Incorporating subject line symbols (such as a ❤ or a ☺) into an email campaign is a great way for your email to stand out from the pack.
However, a lot of marketers are apprehensive about using subject line symbols due to the issues associated with email-browser compatibility.
This is a valid concern and the purpose of this article is to shed some light on this topic and provide clarity on both the effectiveness and compatibility of subject line symbols.
Subject line symbol compatibility
In an ideal world, there would be a definitive list of symbols that marketers could use.
According to Experian, email clients use different font sets and understand different encoding methods, therefore there are millions of possible permutations of symbols that will render and not render. For example, while a black sun (☀) might exist in the font encoding set used by Gmail viewed through Chrome, it might not exist in the font and encoding set used by a BlackBerry. As you can see, a definitive list is simply not possible.
However, support for symbols outside of the standard character set is surprisingly good across email browsers.
Apart from Outlook 2003 (which is a decade old) and Lotus notes, there is near universal support to add special characters into the subject region. Certain platforms such as Hotmail/Outlook.com and iOS devices can even convert certain symbols like a ❤ into “emoji” or a small graphic, such as:
Below is a list of popular email platforms that support subject line symbols. However, be careful as some symbols aren’t universally supported, so testing is crucial!
|Email Platform||Symbol Support|
|Outlook 2007, 2010, 2013||Yes|
|iPhone / iPad (iOS)||Yes|
If you communicate primarily to a B2C audience, the fact that Outlook 2003 and Lotus Notes do not support subject line symbols should not concern you. According to Litmus, the two email-browsers in question do not even factor in the Top 10 email platforms in terms of usage.
Test, test, test…
As mentioned before, there is no definitive list of compatible subject line symbols. Therefore, testing your subject line is paramount. A great tool to test your emails is Litmus. Litmus provides the ability to see how your subject lines render on top of how sound your email code is.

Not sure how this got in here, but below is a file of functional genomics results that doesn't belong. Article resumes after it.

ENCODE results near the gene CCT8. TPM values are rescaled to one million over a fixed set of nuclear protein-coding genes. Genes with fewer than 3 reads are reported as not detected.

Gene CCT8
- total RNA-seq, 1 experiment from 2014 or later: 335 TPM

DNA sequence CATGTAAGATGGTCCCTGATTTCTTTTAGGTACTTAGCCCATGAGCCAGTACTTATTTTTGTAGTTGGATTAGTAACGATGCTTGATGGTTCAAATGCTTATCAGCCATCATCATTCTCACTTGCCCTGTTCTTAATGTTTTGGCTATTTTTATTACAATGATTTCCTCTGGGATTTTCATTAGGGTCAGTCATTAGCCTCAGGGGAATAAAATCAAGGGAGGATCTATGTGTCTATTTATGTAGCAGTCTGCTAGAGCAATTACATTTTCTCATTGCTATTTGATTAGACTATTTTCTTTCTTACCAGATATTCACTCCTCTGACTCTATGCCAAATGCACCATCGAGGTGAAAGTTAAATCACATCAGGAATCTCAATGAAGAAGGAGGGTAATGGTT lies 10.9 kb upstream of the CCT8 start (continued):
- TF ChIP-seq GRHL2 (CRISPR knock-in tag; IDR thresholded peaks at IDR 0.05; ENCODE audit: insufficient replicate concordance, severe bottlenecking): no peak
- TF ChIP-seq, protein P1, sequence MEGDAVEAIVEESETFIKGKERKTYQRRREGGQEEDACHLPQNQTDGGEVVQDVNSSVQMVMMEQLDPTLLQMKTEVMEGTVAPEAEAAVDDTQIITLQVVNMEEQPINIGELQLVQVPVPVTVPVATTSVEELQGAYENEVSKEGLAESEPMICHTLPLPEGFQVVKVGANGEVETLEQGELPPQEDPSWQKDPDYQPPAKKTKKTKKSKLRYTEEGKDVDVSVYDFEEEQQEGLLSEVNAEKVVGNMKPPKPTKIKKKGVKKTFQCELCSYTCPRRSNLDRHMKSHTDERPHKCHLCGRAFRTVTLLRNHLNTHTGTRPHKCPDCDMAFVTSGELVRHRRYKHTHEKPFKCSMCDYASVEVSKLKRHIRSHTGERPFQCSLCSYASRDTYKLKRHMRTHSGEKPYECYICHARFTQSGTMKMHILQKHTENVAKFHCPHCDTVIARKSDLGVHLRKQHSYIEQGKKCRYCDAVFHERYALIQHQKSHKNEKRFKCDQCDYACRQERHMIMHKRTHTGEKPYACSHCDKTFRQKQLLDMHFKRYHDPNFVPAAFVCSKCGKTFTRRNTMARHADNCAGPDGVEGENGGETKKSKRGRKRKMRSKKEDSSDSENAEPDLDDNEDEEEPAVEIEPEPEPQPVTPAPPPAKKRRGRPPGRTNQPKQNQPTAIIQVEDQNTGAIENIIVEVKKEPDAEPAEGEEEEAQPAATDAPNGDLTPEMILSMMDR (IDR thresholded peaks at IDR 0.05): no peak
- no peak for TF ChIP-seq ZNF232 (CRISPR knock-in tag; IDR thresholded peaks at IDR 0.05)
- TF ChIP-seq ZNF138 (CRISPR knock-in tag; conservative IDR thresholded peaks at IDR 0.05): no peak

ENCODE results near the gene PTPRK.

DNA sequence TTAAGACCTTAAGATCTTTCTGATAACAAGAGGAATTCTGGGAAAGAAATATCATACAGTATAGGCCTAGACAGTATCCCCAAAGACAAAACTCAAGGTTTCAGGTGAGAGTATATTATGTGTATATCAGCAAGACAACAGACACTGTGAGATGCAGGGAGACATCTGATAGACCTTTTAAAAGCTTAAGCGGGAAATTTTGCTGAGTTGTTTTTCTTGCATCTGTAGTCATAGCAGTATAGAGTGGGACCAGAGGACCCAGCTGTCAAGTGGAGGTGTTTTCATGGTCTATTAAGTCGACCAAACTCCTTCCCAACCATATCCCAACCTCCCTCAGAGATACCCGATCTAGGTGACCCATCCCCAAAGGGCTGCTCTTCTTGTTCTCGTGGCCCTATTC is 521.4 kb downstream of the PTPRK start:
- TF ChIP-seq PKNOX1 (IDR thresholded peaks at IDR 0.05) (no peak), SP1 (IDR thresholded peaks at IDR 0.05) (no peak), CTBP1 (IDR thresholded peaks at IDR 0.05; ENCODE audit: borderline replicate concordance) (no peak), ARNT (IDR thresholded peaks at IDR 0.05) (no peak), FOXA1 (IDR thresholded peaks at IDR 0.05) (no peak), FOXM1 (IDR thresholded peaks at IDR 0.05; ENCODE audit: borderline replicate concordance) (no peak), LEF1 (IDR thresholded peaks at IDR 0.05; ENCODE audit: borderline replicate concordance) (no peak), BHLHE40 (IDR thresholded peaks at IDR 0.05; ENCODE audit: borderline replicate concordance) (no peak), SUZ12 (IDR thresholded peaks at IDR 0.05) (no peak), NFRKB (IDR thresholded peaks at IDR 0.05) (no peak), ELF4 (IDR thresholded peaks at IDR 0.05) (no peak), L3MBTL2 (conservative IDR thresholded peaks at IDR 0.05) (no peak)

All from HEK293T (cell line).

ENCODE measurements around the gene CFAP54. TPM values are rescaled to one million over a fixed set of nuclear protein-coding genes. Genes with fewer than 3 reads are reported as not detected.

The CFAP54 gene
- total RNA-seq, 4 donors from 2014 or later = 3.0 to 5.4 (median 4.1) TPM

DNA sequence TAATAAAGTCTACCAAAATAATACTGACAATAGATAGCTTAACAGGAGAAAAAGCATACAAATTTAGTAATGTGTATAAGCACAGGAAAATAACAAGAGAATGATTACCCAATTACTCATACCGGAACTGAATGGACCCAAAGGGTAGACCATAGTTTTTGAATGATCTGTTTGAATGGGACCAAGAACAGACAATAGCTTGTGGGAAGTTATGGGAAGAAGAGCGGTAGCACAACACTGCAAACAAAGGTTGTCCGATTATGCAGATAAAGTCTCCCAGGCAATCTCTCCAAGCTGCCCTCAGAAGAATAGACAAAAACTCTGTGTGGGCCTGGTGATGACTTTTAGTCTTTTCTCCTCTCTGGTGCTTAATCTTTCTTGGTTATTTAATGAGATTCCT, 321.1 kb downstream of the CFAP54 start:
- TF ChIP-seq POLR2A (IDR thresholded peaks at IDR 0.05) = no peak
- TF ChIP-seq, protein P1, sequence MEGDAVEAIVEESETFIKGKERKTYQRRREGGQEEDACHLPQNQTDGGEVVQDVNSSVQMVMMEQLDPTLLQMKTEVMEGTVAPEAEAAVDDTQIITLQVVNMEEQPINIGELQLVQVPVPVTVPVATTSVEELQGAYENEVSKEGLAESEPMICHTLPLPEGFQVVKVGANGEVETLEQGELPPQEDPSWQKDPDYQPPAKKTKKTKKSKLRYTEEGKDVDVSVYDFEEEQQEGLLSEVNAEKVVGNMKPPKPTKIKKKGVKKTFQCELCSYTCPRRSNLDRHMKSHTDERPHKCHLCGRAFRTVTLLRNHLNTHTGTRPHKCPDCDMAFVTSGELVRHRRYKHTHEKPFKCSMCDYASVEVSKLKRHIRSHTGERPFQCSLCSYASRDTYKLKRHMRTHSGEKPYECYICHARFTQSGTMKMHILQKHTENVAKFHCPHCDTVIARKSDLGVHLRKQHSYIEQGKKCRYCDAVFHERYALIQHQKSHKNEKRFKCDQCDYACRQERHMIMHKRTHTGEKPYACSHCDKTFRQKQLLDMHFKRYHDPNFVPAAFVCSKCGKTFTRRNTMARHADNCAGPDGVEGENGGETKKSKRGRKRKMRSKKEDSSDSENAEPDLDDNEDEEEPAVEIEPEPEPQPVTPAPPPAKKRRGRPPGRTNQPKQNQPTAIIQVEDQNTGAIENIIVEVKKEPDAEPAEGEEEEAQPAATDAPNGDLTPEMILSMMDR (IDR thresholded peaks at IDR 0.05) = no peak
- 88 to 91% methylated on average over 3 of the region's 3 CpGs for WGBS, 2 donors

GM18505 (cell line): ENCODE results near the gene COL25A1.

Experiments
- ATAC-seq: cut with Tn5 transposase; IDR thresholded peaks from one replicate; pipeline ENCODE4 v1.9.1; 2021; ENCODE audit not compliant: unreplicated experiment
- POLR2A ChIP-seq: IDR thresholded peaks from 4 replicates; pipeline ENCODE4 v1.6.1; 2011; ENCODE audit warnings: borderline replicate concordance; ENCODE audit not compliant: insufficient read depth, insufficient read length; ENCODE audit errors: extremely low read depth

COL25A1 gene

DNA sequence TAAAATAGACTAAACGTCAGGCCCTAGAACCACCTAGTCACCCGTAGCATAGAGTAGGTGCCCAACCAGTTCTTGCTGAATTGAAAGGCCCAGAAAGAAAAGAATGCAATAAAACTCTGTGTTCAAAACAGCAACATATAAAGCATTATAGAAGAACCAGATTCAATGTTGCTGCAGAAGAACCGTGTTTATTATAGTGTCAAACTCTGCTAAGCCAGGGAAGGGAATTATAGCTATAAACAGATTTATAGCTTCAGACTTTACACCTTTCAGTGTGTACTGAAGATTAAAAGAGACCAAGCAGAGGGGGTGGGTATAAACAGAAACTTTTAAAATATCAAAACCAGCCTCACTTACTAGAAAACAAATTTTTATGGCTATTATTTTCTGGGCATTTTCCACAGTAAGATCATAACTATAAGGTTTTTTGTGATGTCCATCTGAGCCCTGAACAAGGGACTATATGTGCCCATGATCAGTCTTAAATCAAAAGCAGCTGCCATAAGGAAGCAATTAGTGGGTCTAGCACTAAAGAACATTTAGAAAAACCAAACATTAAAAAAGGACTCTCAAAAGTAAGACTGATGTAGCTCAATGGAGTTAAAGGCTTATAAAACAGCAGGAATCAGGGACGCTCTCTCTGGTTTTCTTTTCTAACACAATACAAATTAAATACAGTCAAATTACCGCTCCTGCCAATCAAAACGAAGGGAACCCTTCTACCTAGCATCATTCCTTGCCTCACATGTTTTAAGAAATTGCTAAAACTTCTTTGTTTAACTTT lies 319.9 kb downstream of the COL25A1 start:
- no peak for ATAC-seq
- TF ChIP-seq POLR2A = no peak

Engagement enhancements with subject line symbols
There seems to be evidence that subject line symbols can provide improvements in audience engagement. The guys at Experian indicated that subject lines with symbols had a higher unique open rate in 56% of brands they analysed.
Below are some more of their findings regarding usage of symbols:
- The black heart (♥) is the most popular symbol, but provided only an open rate lift of 2.2%
- Of the 5 most popular symbols, the black sun with rays had the highest lift in open rates (14.9%)
- Airplanes (✈) had a 10.7% lift in unique open rates, while umbrellas (☂) generated a 50% lift
Over at Litmus, they’ve seen anecdotal evidence suggesting that open rates are about 10-15% higher for emails that used a symbol in the subject line.
Even without metrics, one can understand why symbols might generate an uplift in open rates. Symbols in the subject line help generate better visibility within the inbox and in an age where email is becoming an increasingly more popular way to communicate/market, any technique to generate better engagement is an invaluable tool.
Using subject line symbols
Inserting a symbol into a subject line is as simple as copying from a source and pasting it into the area where you enter in your subject line. Below are some sources you can use to implement symbols into your own emails:
When to use subject line symbols
The rule of thumb regarding symbols in subject lines is relevancy and sparingly. Symbols are a great way to make your email stand out from other emails in the inbox, but don’t over do it. It’s also important to select the right symbol based upon your content. Remember the subject line is a description of the email and in order to establish trust with your audience, your subject line should reflect the contents inside.